N’Keal Harry: Bust or Buy Low Breakout Candidate?

By Alex Kurpeski


As a Patriots fan, it’s been tough to watch my team this NFL season. With our longtime quarterback retiring to Florida like most geriatric New Englanders, replaced by a fun yet combustible replacement, Patriots football simply hasn’t been the same in 2020. One player who has really harshed my vibe this season is wide receiver N’Keal Harry, our first-round pick in the 2019 NFL Draft. 

You may have heard this already but I’ll remind you again. The Patriots selected Harry over the likes of A.J Brown, D.K Metcalf, and Terry McLaurin, three of the best young wideouts in the league today. Not a great look for a Patriots front office that has been unable to hit on a drafted receiver since taking converted QB Julian Edelman in the 2009 NFL Draft. 

It’s easy to see where the problem lies with Harry. At 6’4, 225 lbs, he’s a massive boundary target who is seriously lacking in the long speed department. As he’s struggled to get open, the Patriots have struggled to get the ball to him. Simple as that. 

There’s a lot to like about Harry as a player despite his struggles. The 22-year-old has been very solid in contested catch situations since his college days, with this play from his most recent outing against the Rams reminding us of his specialty skill. On this play Harry runs a nice hitch-and-go, utilizing a double move and boxing out Darius Williams, who’s been one of the better corners in the league this season.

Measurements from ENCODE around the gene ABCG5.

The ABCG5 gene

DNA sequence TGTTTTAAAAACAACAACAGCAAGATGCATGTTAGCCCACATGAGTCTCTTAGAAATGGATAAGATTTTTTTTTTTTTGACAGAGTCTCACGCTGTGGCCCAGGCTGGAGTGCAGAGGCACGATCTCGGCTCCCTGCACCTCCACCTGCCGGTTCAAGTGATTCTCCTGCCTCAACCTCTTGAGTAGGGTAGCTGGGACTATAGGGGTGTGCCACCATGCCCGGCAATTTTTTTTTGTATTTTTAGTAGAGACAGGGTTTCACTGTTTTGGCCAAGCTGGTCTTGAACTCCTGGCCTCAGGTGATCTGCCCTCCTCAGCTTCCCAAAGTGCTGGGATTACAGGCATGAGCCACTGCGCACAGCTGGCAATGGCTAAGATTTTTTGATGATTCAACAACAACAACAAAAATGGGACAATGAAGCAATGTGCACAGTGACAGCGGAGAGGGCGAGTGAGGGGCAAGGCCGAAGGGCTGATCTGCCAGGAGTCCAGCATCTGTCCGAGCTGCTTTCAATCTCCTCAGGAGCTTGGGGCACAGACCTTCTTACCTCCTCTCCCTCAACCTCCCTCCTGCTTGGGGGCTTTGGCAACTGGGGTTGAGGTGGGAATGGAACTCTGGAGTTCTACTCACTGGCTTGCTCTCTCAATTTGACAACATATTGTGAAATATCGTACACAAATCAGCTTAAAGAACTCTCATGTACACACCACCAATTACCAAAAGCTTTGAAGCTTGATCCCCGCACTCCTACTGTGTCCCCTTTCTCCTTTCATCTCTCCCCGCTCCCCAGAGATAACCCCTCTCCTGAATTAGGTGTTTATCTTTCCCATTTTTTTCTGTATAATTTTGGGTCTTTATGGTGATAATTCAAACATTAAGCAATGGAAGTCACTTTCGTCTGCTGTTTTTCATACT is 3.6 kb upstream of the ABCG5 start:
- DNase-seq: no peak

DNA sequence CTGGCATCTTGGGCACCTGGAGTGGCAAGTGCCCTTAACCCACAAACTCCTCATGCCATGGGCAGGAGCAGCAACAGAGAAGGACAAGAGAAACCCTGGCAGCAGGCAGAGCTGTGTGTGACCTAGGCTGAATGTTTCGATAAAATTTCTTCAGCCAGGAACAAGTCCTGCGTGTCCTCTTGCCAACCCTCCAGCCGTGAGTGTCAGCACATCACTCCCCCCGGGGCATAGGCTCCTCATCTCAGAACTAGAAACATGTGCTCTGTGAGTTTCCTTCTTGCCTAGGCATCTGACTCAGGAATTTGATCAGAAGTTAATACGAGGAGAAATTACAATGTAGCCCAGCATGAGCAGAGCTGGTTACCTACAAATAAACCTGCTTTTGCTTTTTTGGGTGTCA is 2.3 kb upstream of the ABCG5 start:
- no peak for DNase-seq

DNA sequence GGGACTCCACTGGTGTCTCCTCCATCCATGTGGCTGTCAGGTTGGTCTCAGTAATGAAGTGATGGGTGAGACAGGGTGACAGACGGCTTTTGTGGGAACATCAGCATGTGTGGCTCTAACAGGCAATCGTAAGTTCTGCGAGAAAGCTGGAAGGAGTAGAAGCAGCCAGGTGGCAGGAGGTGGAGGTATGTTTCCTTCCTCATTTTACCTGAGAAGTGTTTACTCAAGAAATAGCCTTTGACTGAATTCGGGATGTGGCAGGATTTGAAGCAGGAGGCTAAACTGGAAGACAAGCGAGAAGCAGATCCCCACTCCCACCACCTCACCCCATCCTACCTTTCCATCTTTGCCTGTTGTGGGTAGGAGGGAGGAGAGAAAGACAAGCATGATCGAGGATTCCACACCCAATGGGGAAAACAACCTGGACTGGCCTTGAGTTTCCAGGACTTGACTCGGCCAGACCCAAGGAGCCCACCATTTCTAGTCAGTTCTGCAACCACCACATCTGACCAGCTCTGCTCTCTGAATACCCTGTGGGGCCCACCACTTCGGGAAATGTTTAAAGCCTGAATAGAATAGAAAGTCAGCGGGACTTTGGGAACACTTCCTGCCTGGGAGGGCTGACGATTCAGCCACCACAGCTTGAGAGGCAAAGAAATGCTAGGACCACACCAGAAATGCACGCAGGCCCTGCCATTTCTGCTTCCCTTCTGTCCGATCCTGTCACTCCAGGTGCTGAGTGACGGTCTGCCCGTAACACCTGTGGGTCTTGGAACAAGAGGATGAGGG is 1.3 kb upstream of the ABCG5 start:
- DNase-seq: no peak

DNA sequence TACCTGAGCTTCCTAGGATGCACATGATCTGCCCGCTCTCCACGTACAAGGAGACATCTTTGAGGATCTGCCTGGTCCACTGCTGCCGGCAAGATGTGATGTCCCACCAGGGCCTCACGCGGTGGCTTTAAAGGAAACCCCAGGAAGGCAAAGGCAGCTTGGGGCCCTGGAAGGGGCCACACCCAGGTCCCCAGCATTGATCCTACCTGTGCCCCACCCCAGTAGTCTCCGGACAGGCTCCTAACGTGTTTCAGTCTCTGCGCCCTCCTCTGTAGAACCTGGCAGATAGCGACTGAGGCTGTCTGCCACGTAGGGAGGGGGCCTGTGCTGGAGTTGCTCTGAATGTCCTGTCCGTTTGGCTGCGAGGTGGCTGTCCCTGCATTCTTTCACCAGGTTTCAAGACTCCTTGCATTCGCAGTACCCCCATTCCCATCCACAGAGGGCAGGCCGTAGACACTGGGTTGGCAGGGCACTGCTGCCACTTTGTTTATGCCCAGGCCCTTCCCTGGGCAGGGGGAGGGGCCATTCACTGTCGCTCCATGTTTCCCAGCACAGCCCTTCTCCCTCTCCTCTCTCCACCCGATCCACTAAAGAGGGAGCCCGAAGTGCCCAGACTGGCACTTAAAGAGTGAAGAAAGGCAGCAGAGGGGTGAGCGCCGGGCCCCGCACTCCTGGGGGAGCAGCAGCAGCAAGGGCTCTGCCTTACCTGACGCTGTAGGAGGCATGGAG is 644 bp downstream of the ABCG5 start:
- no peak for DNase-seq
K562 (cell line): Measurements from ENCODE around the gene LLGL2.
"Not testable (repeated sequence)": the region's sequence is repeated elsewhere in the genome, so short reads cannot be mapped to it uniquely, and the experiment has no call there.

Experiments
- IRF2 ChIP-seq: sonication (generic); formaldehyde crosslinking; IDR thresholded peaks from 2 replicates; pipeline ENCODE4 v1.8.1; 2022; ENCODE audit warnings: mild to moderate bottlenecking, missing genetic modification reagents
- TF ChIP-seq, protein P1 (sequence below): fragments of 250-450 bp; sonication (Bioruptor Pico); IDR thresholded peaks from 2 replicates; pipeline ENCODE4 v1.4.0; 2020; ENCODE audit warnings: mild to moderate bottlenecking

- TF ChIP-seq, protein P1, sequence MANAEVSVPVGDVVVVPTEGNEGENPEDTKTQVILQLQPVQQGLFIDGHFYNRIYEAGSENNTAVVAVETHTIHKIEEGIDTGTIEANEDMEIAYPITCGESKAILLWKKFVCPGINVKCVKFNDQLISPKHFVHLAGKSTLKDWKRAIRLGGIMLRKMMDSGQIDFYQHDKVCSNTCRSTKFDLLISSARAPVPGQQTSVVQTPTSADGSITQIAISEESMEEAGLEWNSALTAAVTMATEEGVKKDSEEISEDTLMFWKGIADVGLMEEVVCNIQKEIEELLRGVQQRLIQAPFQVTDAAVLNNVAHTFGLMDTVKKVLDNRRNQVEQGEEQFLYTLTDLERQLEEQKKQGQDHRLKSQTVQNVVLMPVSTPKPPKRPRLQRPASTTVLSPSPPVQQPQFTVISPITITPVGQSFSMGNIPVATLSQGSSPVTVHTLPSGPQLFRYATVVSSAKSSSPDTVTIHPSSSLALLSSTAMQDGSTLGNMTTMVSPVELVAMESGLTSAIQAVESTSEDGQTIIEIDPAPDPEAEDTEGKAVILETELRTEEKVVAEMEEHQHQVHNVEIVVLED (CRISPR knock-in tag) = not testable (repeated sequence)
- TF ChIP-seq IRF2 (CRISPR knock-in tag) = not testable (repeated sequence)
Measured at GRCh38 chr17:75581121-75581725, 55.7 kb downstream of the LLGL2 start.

While he moves at a sluggish pace, there’s still a chance for the former Arizona State star to develop into a reliable NFL wide receiver — at least that’s what I want to believe. Though Harry’s caught only 41 passes for 382 yards in 18 career games, it is worth noting that he’s only played 18 career games. Hampered by injuries for much of his rookie campaign and a decent chunk of this season, it’s very possible that we’re writing off Harry too early. He’s still only 22 years old and while he may never be a burner, there is room for him to grow as a route-runner in order to overcome his long speed deficiencies. The Patriots have also done a poor job of setting him up for success, as he’s seeing an average target distance of 6.4 yards this season despite having caught nine of his 12 contested targets, which is tied for the best average in this department among players with at least 10 contested targets. Harry has improved dramatically since last season in my eyes, as he struggled mightily to get open even on plays he made — like this one below. 


I’m not going to pretend that Harry has done a good job of getting himself open this season. The second-year wideout has averaged just 1.52 yards of target separation while averaging only 1.14 yards-per-route run. That’s a problem. If you can’t get open and you can’t stretch the field what’s your utility as an NFL receiver?  For now, I’m willing to chalk things up to Cam Newton’s poor quarterback play — as touched on in my article about Damiere Byrd from last week — and the Patriots’ coaching staff failing to put Harry in a position to succeed. With Harry, you simply have to trust him in tight windows.